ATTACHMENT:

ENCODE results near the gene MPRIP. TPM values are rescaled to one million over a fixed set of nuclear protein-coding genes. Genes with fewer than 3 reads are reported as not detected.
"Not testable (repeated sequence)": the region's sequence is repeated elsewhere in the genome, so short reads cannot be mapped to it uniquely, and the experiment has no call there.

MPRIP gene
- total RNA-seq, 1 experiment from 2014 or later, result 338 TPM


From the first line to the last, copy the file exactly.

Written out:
ENCODE results near the gene MPRIP. TPM values are rescaled to one million over a fixed set of nuclear protein-coding genes. Genes with fewer than 3 reads are reported as not detected.
"Not testable (repeated sequence)": the region's sequence is repeated elsewhere in the genome, so short reads cannot be mapped to it uniquely, and the experiment has no call there.

MPRIP gene
- total RNA-seq, 1 experiment from 2014 or later, result 338 TPM